Getting Started With Your Scottish Research

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Introduction[edit | edit source]

As you begin your research into a new country's records, you may find your task difficult and frustrating at first, but if you persist you will be rewarded. Beginning to do family history is like learning to do any other exercise: it takes time, study, patience and perseverance. You don’t know all the answers. Maybe you don’t know any answers, or even know what to ask so you can get an answer! Everyone starts at the same place. Be willing to ask questions.

Your success in researching your Scottish family history will depend on a number of factors including:

  • How much you know about your family history.
  • If and when your Scottish ancestor(s) emigrated from Scotland to another country. Time period and history have much to do with the availability of records.
  • How much you know specifically about your immigrant ancestor(s).

To help you get started, we suggest you read the general article How to Guess Where to Start and explore the various links on that page, then come back to this page to proceed.

You may also want to read these two articles:

So, now you should have identified the following:

  • The name of your Scottish ancestor you wish to research in Scotland's records.
  • Your ancestor's approximate birth date.  If you have their exact birth date, great!
  • Your ancestor's possible place of birth in Scotland.  If you have their exact birth place, great!

To begin research in the records of Scotland, go to the Research Strategies pages. 

However, there are several general things to learn about Scotland before you begin research.  The following information can help you be prepared and increase your chances for success.

Basic Records[edit | edit source]

There are four primary record types for Scottish research:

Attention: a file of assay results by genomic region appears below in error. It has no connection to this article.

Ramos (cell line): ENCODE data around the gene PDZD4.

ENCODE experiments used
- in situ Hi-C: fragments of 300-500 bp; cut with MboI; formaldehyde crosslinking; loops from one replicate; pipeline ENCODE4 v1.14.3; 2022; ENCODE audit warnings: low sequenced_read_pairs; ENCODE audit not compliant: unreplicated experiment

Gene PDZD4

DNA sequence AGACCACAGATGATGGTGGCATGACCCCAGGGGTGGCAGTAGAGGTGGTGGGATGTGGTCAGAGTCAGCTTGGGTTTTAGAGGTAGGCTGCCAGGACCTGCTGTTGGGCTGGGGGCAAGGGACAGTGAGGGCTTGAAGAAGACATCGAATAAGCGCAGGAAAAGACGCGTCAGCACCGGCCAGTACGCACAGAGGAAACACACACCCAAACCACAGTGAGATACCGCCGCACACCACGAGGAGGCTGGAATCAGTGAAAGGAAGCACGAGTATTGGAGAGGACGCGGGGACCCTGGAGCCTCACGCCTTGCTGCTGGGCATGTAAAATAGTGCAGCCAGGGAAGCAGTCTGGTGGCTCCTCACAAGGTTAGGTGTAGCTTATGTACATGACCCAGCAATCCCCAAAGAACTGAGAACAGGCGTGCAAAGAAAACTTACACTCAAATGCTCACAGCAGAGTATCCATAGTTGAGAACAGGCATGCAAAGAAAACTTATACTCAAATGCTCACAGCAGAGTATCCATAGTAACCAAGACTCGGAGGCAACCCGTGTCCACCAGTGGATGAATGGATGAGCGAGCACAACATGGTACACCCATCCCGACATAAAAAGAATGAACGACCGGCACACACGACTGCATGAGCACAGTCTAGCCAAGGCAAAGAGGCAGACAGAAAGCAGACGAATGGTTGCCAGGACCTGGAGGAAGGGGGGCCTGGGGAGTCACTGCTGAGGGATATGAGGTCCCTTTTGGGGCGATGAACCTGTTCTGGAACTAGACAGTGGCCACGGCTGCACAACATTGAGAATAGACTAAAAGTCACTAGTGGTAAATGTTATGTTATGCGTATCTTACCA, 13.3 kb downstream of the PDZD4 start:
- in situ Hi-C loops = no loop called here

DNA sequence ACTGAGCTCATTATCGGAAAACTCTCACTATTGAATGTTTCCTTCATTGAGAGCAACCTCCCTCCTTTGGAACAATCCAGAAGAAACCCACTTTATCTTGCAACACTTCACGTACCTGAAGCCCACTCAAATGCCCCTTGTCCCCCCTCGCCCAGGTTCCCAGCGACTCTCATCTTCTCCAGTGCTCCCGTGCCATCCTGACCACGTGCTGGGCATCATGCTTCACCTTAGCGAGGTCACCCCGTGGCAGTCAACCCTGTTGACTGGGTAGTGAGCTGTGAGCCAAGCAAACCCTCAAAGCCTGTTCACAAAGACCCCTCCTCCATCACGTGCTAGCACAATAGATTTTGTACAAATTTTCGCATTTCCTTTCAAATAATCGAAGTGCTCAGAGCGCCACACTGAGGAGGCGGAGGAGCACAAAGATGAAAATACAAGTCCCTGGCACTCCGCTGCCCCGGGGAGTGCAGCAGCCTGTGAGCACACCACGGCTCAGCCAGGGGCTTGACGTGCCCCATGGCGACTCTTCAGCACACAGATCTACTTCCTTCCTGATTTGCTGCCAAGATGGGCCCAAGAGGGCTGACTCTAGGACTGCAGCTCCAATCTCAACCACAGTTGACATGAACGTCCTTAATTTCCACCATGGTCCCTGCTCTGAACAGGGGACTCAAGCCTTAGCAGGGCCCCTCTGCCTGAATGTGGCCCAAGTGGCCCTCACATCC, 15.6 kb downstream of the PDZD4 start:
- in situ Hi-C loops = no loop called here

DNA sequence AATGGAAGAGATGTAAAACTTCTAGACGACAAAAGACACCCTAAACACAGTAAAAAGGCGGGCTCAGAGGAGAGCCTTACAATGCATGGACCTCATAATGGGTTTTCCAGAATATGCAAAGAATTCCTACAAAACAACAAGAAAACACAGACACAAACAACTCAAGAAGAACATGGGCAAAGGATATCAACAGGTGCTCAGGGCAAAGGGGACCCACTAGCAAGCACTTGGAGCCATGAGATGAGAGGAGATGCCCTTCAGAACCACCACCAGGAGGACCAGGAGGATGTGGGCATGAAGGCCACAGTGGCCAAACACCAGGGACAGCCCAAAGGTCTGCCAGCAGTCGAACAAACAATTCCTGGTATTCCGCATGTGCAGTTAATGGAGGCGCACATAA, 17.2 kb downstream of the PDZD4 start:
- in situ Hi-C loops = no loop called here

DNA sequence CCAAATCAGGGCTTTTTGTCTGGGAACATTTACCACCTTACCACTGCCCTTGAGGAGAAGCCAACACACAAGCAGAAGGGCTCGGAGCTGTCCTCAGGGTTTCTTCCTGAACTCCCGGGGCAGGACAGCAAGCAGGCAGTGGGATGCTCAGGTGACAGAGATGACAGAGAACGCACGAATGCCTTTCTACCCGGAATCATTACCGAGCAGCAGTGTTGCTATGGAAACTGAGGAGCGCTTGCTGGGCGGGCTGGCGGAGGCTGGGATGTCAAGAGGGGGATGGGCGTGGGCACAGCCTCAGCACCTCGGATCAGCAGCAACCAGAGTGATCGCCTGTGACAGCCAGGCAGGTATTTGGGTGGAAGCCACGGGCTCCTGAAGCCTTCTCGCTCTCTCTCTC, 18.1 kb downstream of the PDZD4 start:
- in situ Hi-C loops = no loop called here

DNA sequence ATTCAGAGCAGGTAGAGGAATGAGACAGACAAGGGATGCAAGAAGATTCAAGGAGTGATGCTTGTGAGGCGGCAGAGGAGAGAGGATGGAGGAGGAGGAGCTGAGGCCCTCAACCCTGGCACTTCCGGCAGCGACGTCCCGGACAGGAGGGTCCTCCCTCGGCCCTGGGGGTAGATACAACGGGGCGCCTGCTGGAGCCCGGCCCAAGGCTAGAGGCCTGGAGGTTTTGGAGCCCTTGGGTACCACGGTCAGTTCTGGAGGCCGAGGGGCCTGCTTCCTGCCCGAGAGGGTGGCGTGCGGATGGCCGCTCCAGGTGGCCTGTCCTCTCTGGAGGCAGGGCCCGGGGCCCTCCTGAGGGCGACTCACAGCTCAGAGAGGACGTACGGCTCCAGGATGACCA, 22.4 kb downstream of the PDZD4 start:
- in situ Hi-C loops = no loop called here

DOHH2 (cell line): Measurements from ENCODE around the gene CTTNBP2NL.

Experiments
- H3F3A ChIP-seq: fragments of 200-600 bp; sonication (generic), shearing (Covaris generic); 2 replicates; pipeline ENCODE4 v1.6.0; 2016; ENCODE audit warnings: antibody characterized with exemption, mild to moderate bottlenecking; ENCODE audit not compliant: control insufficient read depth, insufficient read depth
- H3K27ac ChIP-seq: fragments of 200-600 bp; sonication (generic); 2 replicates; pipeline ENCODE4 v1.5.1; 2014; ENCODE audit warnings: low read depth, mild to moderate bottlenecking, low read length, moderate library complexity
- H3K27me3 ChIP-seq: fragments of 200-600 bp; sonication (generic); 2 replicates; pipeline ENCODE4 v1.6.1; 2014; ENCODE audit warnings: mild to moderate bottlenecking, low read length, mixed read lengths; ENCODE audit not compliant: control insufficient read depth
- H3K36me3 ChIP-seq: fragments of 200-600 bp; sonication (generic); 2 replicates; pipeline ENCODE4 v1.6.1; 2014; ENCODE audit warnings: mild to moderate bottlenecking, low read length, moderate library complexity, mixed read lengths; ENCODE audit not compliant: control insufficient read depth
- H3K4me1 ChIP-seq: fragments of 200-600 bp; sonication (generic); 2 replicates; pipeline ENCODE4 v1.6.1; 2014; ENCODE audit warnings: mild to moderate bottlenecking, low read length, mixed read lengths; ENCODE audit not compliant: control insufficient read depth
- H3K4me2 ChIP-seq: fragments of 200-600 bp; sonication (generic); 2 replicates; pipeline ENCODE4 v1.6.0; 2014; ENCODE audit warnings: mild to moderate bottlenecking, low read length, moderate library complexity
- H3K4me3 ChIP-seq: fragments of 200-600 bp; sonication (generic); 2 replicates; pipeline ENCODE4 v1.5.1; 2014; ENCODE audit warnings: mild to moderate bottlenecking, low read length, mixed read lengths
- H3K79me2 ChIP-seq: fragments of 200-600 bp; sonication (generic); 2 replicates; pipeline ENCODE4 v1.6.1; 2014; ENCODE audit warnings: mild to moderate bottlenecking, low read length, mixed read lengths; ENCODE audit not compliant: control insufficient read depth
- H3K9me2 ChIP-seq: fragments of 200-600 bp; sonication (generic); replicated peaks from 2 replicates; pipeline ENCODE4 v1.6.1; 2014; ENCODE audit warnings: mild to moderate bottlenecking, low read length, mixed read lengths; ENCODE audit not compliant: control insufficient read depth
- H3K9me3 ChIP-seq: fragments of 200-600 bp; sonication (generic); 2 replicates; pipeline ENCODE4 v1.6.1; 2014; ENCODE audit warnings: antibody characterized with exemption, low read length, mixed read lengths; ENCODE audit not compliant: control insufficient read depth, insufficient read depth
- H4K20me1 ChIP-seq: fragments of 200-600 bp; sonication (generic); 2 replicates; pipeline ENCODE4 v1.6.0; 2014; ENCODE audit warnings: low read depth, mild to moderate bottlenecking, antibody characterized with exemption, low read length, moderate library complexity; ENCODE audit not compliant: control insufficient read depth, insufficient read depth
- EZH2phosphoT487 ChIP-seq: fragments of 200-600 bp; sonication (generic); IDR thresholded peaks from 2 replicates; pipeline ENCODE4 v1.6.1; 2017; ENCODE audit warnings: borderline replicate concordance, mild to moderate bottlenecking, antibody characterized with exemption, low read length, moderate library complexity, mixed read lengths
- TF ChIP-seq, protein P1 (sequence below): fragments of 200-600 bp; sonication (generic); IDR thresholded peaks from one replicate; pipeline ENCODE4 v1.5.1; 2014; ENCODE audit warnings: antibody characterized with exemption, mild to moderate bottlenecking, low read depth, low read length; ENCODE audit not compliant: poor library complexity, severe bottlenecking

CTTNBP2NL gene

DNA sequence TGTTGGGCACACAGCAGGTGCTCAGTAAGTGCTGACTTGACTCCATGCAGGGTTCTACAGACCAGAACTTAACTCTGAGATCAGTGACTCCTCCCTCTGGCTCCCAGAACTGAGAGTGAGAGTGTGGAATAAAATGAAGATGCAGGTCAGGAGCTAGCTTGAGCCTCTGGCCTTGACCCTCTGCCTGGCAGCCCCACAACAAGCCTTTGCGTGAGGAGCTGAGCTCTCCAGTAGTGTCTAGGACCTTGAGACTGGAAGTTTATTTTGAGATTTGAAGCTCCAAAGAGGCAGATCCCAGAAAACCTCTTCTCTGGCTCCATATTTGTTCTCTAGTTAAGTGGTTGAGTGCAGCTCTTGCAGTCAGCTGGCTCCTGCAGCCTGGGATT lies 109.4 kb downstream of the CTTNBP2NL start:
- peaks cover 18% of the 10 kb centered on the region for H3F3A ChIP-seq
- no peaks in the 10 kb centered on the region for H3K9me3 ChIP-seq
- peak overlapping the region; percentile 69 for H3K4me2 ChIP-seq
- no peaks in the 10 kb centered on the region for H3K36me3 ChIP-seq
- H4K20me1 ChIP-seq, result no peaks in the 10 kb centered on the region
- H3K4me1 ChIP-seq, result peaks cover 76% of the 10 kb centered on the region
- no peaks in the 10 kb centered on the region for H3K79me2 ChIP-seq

• Civil Registration - government records of births, deaths, and marriages, beginning in 1855.
  • Census records - a list of people who lived in a household on a specific night, taken every ten years beginning in 1841.
  • Church records - registers of ecclesiastical ordinances of baptism, marriage and burial, beginning in the 1500's.
  • Probate records - a written statement of a deceased person’s wishes regarding the disposal of his or her property.

These are the records that provide the information most family history researchers seek, and they are easily accessible.

In addition, there are many other record types of value for family history research.  To learn more about other record types, see the Scotland Research Outline.  Also, on the main Scotland Genealogy page in this wiki, click on the links for the various topics.

As you proceed to the Research Strategies pages, you will learn how to use the records to find your ancestors.

Definition of Terms[edit | edit source]

In the course of your research you will find new words with which you are not familiar. It's important to start learning the definitions of new words, since the exercise will aid you in getting more involved in your research. Today you may be unsure about the definition of 'christening' or 'census,' but later your list may include words like 'heritor', 'reeve', and 'gaol'. Learning these new terms can be like learning a new language.

For more information, go to the Glossary of Terms.
Another source for definitions of terms is the Glossary available online on the ScotlandsPeople website.

Or use dictionaries:

  • The Oxford English Dictionary is a very complete dictionary that includes unusual and country-specific terms. 
  • The Local Historian's Encyclopedia defines historical terms in relation to land, occupation, transportation, etc.
  • The Dictionary of Genealogy shows the genealogical usage for many terms, with the emphasis toward ecclesiastical matters.  

Other reference sources are mentioned in the Read More section below. You may find that two books are similar, but slightly different in their context. All of these dictionaries are available at the Family History Library and may be available at other libraries near you.

Jurisdictions, Gazetteers and Maps
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Scotland is organized into counties, parishes, and towns, villages, or hamlets. Ecclesiastical (church) boundaries for parishes are similar to civil (government) boundaries for the same. Parishes were the basic unit of society for life and for record keeping.

Gazetteers and maps help you to understand the relationship between places. Since the 1500’s (and until 1974), place name spellings and jurisdictions have not changed in major ways. Start with a gazetteer first to learn about your place of interest then find the place on a map and see where it lies in relation to other places in the area.